There's no profundity in the obvious truism that good writing sparkles on multiple levels. Midnights is bedecked with good writing because Swift is a great writer. The album is at its best when she showcases how her words are empowered by her utterance of them. Every song is a case in point, so we might as well begin with the first, “Lavender Haze”, wherein she coos: “I'm damned if I do give a damn what people say / No deal / The 1950s shit they want from me / I just wanna stay in that lavender haze”. When she says “I”, it resounds as “we”. Not only is she conflating two different experiences, hers and the listener’s, she’s also affirming the validity of her own in the context of universe-destined, ether-imprinting pop.
That’s why it’s still so thrilling when she gets angsty: "I'm damned if I do give a damn what people say”.
She’s not concerned with what people say. She’s not here for the drama. But all her songs are steeped in drama and people she doesn’t much care for. In brand Taylor Swift, that’s not a contradiction but a fact of the universe. There’s her. And there’s people, some she likes and some she doesn’t. And she makes songs about how both these camps congeal around her consciousness.
On “Anti-Hero”, she’s the most self-aware of the workings of her/the universe as she’s ever been: “It's me, hi / I’m the problem, it's me… / It must be exhausting always rooting for the anti-hero”. That chorus is presaged by lines no less revealing: “I have this thing where / I get older, but just never wiser / Midnights become my afternoons / When my depression works the graveyard shift”. Because it’s so excellently laid out before you, on a soundscape worthy of the gravity it bears, there’s nothing to unpack. But, also, there is!
If you’re like me and disinclined to believe that Swift is ‘depressed’ and staring down the barrel of an existential crisis, or, that, as stated in “Maroon”, she indeed was dancing in New York with no shoes, or that, as “Vigilante Shit” posits, she’s been dressing for revenge, lately, or that, as she volunteers on “Karma”, she really thinks that “karma is a cat / Purring in [her] lap", and that it’s her boyfriend, you still can’t knock how magnetically believable all these things are in the world she invokes them in. It’s not ‘real’ but it’s fantastic fiction, one that transports you to a time, place, mind and heart of a savvy, uncanny author whose artfulness is informed as much by authenticity as it is by artifice.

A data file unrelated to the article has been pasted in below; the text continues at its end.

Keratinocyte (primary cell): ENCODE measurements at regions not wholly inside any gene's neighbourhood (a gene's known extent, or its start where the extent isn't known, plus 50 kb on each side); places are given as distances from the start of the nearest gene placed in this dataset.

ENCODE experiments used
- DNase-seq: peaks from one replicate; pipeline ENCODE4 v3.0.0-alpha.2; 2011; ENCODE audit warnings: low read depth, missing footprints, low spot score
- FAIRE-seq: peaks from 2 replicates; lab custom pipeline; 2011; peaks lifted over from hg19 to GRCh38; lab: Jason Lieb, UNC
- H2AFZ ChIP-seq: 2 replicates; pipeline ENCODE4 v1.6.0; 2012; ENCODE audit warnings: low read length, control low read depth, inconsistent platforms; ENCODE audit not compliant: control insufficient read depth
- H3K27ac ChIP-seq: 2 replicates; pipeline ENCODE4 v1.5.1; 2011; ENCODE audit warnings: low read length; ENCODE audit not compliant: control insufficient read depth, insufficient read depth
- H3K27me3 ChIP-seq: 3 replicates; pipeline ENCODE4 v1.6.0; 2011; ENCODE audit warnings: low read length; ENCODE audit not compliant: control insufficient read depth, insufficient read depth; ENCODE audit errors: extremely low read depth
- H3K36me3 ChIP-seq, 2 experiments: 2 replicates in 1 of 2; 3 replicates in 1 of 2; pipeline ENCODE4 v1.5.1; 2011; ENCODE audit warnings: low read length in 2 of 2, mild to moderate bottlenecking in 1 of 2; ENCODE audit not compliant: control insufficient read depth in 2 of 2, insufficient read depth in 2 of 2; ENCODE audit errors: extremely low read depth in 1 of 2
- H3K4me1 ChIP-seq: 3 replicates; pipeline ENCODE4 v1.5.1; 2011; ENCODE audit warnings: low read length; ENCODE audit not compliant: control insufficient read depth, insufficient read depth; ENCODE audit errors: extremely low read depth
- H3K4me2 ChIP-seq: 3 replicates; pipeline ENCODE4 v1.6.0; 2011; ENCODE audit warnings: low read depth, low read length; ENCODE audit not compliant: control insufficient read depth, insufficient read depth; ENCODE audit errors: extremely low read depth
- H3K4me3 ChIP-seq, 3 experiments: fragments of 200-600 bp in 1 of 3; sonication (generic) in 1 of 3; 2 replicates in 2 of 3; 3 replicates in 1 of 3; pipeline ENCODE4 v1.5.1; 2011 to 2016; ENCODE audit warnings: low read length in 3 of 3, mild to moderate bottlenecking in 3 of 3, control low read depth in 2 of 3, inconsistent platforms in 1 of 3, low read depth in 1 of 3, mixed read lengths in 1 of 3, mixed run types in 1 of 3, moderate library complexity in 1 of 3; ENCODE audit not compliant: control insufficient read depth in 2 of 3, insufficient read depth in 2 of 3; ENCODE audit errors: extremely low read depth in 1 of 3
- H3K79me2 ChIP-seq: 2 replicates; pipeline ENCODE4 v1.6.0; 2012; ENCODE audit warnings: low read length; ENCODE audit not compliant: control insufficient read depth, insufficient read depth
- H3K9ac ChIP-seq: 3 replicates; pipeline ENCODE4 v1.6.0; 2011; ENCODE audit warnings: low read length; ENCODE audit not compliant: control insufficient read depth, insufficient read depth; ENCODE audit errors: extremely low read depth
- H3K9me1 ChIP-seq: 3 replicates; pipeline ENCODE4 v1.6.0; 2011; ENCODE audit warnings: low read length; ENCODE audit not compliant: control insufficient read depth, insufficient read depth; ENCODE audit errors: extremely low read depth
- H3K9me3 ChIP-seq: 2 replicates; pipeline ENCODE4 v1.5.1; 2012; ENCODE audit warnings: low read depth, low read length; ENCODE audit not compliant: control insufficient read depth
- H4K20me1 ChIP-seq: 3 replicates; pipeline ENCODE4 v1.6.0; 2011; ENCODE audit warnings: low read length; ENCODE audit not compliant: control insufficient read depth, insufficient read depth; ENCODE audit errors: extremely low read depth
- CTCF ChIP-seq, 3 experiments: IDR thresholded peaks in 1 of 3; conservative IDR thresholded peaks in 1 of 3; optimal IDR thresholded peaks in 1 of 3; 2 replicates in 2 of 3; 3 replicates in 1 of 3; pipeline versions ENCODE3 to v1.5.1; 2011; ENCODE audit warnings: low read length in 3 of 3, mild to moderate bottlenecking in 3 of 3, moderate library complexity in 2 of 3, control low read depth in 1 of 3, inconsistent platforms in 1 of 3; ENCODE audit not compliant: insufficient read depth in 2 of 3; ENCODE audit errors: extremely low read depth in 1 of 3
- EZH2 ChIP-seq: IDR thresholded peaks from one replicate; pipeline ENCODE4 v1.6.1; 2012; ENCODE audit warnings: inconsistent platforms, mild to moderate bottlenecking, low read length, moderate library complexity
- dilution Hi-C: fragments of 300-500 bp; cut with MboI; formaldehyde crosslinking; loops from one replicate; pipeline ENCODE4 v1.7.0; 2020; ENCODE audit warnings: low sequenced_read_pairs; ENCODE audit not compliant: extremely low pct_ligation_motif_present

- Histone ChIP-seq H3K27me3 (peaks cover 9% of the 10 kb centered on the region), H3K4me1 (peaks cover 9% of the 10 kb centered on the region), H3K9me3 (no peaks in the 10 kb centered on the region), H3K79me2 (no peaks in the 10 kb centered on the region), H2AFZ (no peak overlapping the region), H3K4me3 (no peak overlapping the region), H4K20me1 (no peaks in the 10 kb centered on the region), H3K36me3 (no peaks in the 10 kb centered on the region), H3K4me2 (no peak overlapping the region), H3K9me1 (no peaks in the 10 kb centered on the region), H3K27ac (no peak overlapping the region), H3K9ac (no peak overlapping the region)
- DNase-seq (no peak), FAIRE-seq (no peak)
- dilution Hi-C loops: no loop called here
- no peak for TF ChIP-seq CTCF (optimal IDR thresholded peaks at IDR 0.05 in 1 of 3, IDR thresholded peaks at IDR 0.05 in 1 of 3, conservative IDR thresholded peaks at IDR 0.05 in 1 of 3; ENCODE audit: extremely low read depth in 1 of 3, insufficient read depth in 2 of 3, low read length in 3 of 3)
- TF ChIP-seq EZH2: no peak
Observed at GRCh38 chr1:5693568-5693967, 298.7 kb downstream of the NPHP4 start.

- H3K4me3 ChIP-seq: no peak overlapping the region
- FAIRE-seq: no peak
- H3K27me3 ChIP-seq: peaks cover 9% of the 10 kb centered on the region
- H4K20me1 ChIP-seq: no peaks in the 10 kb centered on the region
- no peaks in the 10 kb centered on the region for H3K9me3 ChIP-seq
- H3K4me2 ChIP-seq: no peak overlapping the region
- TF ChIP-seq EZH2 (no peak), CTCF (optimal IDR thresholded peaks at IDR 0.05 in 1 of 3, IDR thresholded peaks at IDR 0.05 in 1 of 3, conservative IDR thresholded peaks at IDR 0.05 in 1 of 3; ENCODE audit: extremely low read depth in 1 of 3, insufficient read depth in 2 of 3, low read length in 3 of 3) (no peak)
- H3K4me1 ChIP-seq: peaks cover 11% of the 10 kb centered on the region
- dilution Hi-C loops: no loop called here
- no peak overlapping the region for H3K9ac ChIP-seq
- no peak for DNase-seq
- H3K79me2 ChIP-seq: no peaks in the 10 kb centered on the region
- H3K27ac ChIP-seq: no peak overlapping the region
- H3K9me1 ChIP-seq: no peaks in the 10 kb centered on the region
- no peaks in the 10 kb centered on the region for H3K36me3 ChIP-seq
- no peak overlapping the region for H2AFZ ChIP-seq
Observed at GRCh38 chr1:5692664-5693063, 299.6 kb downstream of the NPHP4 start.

Now, she has arrived, at herself. She is the crucible. She is the language. She is the organising principle that gives her songs form and function. She is the world.
The closer, “Mastermind”, is a more-than-knowing sign-off: “What if I told you I'm a mastermind? / And now you're mine / It was all by dеsign / ‘Cause I'm a mastermind”. Whether taken out of or read in context, its meaning is the same.
It’s startling how potent her powers are: No sound overpowers her words – nothing overpowers her. Befitting the witching hour, the palette of sounds she dips her brush into is contemplatively hushed and measured, even when they swell with orchestral (revelatory) force. But as gorgeously crafted as they are, they take a backseat to album’s singular truth-telling device, her voice.
And if you’re not a skeptic but a Swift heart-on-sleever, you’re gifted a new expanse on which Swift luxuriates in her humanity, in its soft folds, rough edges, soaring highs, crushing lows, first blushes, remembered slights, hard-worn reckonings, and truth-proffering bites. You care because you have every reason to. You fall in love with these songs and you pull them close to your chest because you don’t have a reason not to.
Either side wins.
When the skies inevitably part on Midnights, when it opens itself up to scrutiny in the light of day, it offers one further truth, that of its continuity. Throughout her arc, Swift has been refining the new language she created for living in a world that, though unmistakably yours, very often feels foreign to you. In her early days, she collapsed pop, folk and country into a crucible of hyper-marketable/palatable singer-songwriter-liness. Then, she grew bolder, more insistent. Now, she has arrived – at herself. She is the crucible. She is the language. She is the organising principle that gives her songs form and function. She is the world. Her albums’ sonics and production, Jack Antonoff, Lana Del Rey, Soundwave, all the moving parts are but accessories to her vision, purpose and story – they all serve her.
Behold the album’s last words: “And now you're mine / Yeah, all you did was smile / ‘Cause I'm a mastermind”. In the best sense, they used to apply to both her and Kanye West.
Now, they’re only relevant to her.